Women who were obese and gained less than the 15 pounds recommended by the guidelines were not more likely to have low birth weight babies - however the researchers noted that the evidence to assert this was weak.

This review did not address the quality of diet. In practice there is a significant difference between women who eat a healthy diet and women who eat a poor diet. Until there is further research, talk to your doctor about learning to eat a healthy diet during pregnancy and not being overly concerned about a moderate weight gain if it comes from healthy food. Babies (and their mothers) need to be well nourished.

I have seen obese women eat a healthy diet during pregnancy and actually lose a little weight initially. This is usually because their pre-pregnancy diet consisted of too many soft drinks, sweets, or processed foods. They weren't focused on weight loss; they simply were making better choices and their weight became more "normal." This kind of eating pattern allowed them to continue a sustainable weight loss after the baby is born. Women who do not eat a healthy diet may not be getting adequate nutrients to their babies. If you are losing weight during your pregnancy, keep a food diary for a few days to make sure that you are really eating enough healthy food to nourish your baby.

The review also addressed the area of post partum weight retention. Women who gained more than the recommended guidelines retained more weight than those who gained the recommended amount. Women who gained weight quickly (regardless of the total amount gained) had more problems with retaining weight after birth.

I would have liked to see the impact of breastfeeding on retained weight gain. Regardless of your choices, your body plans to breastfeed. At times, your baby will need more calories than you can take in with a healthy diet. Nature knows this so adds a cushion of a few pounds. Women who breastfeed often use this stored energy, and breastfeeding can help reduce obesity in women. There is also evidence that babies who are breastfed are less likely to be obese as children (and probably as adults).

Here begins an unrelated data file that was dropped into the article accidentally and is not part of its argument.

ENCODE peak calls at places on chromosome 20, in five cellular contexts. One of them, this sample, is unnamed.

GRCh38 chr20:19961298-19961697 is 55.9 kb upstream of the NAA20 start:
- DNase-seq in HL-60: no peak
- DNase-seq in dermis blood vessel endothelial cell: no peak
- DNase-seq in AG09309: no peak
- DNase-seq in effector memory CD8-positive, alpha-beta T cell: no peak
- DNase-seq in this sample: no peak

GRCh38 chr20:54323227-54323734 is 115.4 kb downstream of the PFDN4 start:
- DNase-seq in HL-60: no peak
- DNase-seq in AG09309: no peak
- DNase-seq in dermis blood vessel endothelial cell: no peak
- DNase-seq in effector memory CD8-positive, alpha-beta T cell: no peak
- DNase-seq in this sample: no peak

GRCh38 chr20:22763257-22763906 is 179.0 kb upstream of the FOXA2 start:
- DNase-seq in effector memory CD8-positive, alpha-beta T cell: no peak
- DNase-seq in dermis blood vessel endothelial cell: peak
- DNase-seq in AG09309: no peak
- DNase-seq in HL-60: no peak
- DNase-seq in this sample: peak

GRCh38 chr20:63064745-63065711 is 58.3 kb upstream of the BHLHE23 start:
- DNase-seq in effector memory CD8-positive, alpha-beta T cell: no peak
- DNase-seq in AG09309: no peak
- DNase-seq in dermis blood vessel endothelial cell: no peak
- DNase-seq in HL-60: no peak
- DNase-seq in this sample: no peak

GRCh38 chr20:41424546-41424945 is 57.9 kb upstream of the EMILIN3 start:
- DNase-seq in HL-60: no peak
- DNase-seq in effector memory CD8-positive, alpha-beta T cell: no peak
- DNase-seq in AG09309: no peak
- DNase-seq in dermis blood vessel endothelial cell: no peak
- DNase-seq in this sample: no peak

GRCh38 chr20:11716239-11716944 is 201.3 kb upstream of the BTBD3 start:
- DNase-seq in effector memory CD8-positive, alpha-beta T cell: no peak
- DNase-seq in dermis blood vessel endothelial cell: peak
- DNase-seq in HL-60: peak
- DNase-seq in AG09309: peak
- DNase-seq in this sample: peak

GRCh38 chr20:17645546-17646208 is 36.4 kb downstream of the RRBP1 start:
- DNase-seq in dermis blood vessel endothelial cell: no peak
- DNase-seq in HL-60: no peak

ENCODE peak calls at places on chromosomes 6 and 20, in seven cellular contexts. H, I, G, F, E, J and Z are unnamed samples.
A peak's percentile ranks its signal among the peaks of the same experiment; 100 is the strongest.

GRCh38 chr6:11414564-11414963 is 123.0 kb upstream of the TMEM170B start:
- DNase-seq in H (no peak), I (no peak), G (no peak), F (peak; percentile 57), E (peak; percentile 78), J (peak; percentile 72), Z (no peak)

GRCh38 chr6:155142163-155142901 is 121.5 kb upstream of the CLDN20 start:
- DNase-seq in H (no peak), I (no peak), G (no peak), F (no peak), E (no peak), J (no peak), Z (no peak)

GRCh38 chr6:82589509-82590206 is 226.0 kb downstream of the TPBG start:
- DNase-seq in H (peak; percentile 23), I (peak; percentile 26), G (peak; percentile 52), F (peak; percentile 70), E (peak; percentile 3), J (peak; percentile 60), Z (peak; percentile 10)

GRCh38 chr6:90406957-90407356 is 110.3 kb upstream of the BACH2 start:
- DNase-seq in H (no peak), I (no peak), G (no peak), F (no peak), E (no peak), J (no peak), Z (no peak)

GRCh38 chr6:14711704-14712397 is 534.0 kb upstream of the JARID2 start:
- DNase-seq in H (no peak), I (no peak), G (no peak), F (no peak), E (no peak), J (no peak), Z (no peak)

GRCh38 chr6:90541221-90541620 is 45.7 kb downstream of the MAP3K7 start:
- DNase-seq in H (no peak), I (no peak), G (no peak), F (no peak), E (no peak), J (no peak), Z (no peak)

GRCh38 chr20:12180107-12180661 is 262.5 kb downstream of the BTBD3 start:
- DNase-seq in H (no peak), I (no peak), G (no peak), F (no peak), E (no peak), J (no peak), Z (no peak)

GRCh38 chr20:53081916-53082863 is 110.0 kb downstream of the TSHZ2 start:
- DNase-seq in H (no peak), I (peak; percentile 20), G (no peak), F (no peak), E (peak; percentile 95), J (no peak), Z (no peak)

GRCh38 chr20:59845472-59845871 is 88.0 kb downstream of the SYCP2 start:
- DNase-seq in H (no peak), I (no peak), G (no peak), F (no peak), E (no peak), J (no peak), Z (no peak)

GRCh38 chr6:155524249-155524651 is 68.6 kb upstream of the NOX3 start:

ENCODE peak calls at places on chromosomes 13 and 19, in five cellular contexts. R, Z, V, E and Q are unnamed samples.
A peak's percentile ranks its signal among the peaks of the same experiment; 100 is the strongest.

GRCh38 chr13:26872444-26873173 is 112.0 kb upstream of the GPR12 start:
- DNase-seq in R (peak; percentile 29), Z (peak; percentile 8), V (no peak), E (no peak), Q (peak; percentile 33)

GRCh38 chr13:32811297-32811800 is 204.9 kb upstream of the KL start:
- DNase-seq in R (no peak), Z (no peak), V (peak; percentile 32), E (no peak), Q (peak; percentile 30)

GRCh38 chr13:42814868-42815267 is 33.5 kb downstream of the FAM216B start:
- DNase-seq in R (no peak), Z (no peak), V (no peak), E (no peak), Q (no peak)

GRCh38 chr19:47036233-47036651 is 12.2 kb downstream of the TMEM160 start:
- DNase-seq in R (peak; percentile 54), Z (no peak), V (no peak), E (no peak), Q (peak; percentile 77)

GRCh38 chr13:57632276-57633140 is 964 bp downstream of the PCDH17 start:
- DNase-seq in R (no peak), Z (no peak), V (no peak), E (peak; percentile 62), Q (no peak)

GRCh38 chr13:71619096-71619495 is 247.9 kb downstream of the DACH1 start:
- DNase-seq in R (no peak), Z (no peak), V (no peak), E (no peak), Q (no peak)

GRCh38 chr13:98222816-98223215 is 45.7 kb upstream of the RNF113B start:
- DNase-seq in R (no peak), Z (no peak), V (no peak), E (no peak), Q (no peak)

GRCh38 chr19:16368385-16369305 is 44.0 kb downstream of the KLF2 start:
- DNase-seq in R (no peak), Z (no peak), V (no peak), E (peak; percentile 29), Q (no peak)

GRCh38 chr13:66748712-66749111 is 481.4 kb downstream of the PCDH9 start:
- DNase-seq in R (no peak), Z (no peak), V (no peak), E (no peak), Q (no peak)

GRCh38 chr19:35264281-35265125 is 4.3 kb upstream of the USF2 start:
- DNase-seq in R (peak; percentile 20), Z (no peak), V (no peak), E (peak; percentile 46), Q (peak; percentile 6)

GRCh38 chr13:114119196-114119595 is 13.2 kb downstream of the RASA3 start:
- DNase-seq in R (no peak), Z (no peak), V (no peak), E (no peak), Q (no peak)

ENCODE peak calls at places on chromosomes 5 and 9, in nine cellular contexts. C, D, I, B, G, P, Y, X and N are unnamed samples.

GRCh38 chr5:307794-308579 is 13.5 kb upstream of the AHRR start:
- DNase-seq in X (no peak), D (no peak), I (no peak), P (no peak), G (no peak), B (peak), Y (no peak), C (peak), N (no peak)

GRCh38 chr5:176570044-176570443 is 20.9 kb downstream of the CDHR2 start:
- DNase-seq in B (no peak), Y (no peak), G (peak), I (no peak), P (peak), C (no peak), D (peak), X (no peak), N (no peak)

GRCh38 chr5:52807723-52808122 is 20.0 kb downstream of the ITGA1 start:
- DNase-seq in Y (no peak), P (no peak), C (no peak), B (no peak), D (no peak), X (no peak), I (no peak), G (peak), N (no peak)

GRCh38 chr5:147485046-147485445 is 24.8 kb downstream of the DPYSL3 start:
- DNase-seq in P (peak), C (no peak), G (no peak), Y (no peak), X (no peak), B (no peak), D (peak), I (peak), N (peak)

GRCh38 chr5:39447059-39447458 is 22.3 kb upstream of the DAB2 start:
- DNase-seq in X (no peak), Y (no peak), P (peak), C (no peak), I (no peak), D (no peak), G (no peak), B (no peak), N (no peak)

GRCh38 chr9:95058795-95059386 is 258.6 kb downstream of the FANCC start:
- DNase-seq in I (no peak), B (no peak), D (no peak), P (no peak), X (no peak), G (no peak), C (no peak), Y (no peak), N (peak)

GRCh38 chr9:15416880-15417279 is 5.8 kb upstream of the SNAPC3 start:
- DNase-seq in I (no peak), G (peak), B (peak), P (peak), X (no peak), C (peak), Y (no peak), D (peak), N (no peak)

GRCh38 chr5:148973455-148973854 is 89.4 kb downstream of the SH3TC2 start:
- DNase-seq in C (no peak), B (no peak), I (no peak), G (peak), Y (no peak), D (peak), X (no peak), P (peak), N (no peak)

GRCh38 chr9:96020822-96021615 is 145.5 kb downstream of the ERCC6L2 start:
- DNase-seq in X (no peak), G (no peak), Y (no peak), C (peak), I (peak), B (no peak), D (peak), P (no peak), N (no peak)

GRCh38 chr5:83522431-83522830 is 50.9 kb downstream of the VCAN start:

Be careful of extremely low fat diets during pregnancy. Fat soluble vitamins are important to baby's growth and development. Chose healthy fats (such as avocados, nuts, small amounts of butter or olive oil). Moderate amounts of seafood can be very beneficial. Avoid trans-fats, which are usually found in highly processed foods.

What if you are gaining faster than the recommendations? Evaluate your diet. Cut out empty calories. Add daily exercise. Decrease the grain category a small amount. Choose slightly smaller portions. Continue to include a wide variety of foods in reasonable amounts. Pregnancy is not a time for severe dieting.

Weight gain is only one measure of nutritional intake. However, it can be an important part of your health and your baby's future health. Not sure what to eat during pregnancy? Unless your doctor tells you otherwise, use our checklist.

Nourish yourself and your child!

1. Siega-Riz A.M, Viswanathan M et. al. A systematic review of outcomes of maternal weight gain according to the Institute of Medicine recommendations: birthweight, fetal growth, and postpartum weight retention. Am J of Obstetics and Gynecology. October 2009 p 339e1-339e14

2. Flegal KM, Carroll MD, Ogden CL, Curtin LR. Prevalence and trends in obesity among US adults, 1999-2008.

3. JAMA 2010; DOI: 10.1001/jama.2009.2014. and Ogden CL, Carroll MD, Curtin LR, et al. Prevalence of high body mass index in US children and adolescents, 2007-2008. JAMA 2010